• The influence a Prime Minister is likely to have as leader of the dominant party. These powers may give him or her more direct control over subordinates than is attached to the Prime Minister's role itself.
  • The power gained simply from being central to most significant decision-making, and from being able to comment on and criticise any decisions taken by other ministers.

The Prime Minister can call elections by advising the Governor-General to dissolve Parliament. The Governor-General may reject this advice should an alternative government exist, but so far none have done so.

The post of Prime Minister is, like other ministerial positions, an appointment by the Governor-General "during the Queen's pleasure". However, the convention has long since been established that the Prime Minister must have and retain the support of a majority of Members of Parliament. Historically, this has usually meant that the Prime Minister is the parliamentary leader of the largest political party in the House of Representatives.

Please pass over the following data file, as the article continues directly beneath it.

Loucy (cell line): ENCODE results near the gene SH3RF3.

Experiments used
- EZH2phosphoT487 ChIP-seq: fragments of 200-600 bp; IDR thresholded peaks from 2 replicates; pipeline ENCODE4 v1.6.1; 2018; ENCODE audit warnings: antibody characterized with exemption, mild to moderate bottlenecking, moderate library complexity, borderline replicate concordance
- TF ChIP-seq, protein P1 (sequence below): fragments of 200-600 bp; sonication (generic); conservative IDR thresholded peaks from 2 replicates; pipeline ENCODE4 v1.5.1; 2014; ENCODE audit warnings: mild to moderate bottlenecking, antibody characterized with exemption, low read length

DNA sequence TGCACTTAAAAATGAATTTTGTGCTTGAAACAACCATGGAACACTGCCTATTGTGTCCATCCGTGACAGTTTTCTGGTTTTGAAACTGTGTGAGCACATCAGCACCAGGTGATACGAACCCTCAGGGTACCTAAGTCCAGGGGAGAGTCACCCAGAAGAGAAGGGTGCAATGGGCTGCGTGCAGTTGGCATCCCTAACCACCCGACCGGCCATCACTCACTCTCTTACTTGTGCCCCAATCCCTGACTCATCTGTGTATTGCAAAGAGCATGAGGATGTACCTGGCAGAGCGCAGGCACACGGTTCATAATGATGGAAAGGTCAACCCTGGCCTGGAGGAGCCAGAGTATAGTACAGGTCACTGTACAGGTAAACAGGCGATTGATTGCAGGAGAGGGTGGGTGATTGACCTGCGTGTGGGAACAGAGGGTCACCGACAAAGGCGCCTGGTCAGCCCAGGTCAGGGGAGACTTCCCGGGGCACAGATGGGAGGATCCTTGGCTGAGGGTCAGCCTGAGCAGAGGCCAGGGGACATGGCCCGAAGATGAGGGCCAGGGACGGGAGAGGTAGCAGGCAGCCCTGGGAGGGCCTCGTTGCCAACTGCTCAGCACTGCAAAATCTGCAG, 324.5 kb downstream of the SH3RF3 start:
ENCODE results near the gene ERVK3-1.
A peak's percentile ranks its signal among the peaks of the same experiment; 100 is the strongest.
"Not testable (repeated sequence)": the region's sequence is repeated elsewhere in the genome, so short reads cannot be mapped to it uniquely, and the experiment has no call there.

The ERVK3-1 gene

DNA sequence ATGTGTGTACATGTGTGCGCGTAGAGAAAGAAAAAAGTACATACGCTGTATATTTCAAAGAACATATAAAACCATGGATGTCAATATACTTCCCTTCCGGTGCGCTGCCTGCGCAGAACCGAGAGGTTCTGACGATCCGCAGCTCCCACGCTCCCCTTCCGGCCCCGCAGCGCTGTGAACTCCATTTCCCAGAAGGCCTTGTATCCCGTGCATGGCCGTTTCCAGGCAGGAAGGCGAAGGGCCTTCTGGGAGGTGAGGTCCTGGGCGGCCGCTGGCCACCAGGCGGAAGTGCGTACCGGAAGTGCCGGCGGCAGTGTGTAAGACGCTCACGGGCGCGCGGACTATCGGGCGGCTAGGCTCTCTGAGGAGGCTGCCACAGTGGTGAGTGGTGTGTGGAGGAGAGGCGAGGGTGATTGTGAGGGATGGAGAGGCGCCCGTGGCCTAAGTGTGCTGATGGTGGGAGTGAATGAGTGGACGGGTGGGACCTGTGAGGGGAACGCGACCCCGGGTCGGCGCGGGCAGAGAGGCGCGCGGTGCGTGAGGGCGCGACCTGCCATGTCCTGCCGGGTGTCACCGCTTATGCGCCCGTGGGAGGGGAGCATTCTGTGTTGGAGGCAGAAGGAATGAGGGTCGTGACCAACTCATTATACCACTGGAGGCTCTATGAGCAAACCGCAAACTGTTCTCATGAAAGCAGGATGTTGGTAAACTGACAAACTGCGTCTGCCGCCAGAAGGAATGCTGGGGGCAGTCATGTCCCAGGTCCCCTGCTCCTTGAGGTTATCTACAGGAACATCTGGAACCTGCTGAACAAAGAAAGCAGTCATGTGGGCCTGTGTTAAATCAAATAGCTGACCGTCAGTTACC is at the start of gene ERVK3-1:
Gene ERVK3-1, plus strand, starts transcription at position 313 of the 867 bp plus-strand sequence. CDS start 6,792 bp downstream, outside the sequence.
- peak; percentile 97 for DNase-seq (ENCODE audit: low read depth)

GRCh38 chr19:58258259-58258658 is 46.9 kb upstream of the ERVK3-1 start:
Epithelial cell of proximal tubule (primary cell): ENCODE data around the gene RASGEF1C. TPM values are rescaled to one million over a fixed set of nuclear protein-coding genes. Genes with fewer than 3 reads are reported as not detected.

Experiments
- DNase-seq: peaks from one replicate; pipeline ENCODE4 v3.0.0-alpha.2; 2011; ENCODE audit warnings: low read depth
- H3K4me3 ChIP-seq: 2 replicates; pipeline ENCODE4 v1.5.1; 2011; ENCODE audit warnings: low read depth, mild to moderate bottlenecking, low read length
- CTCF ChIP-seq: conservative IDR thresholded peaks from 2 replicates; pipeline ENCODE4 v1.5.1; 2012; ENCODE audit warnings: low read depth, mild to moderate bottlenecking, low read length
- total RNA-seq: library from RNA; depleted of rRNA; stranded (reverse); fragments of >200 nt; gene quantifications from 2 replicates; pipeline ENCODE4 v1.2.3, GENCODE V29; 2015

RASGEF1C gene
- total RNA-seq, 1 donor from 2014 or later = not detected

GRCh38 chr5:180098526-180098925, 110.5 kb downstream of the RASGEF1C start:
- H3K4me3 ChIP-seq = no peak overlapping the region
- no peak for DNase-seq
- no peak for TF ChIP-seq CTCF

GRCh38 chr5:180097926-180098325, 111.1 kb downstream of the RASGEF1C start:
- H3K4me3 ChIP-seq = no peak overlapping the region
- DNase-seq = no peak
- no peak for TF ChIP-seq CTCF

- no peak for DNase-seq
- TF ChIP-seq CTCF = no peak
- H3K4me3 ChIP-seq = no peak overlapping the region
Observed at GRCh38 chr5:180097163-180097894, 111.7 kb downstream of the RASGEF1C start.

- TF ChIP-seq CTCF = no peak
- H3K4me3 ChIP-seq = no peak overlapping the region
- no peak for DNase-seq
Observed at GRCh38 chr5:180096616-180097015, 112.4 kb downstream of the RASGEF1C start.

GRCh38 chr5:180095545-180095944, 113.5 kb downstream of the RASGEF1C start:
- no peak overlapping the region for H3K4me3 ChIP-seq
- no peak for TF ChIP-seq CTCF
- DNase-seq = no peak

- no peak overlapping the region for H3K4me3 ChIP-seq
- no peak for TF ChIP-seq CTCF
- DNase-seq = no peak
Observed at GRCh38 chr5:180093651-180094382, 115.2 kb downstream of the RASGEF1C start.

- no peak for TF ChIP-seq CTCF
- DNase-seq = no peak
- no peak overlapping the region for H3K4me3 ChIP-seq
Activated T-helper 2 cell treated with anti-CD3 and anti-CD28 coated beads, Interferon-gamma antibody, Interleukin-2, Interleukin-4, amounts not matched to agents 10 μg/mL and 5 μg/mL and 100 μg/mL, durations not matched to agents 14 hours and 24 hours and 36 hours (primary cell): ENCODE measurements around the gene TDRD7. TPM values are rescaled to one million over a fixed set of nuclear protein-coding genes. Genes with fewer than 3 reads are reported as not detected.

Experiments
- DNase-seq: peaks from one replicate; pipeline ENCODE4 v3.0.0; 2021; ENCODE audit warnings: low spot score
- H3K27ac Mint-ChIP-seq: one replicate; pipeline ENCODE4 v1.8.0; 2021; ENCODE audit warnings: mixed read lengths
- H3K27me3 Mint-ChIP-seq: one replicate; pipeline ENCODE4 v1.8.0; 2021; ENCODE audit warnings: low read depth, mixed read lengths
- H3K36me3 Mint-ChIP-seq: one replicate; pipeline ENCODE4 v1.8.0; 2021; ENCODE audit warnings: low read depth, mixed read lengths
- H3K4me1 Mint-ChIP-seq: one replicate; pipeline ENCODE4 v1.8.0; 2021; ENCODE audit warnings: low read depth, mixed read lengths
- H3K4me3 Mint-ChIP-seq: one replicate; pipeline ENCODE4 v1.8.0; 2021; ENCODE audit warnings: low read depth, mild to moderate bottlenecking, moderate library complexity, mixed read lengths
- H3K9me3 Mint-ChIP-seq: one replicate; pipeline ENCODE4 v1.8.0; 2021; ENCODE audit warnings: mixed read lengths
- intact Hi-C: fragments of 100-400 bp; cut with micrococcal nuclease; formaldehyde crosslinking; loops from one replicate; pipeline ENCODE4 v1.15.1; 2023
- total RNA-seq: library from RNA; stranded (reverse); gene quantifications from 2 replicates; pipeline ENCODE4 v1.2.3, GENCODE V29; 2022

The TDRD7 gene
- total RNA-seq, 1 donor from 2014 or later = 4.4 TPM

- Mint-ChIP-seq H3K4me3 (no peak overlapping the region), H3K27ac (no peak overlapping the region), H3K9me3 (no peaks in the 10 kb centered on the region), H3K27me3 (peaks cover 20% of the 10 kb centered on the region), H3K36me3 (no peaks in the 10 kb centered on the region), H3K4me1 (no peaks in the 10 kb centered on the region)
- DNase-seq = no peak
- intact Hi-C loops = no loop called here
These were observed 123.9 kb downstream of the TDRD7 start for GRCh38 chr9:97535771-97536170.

The Prime Minister also indirectly holds the power to appoint and recall the Governor-General. By constitutional convention, only the Prime Minister has the right to tender advice to the Sovereign on nominations for the office, and so in effect the Prime Minister may appoint the Governor-General. The Prime Minister may also advise the Queen to recall (dismiss) the Governor-General, so long as the Prime Minister has the support of the House of Representatives, although this power has never been exercised by a Prime Minister in New Zealand. Three Governors were recalled during the colonial period, but on the advice of British ministers.

Within the last fifty years, a convention has also developed of appointing a Deputy Prime Minister. The Deputy typically holds important ministerial portfolios and becomes Acting Prime Minister in the absence or incapacitation of the Prime Minister. The Deputy is commonly a member of the same party as the Prime Minister, but not necessarily so; in coalition Governments, the parliamentary leader of a support party may be offered the post.

Privileges

The Prime Minister is supported by the Department of the Prime Minister and Cabinet, their official residence is Premier House, Tinakori Road, Wellington.

The Prime Minister's salary and annuities are determined by the Remuneration Authority, under the Civil List Act 1979.

History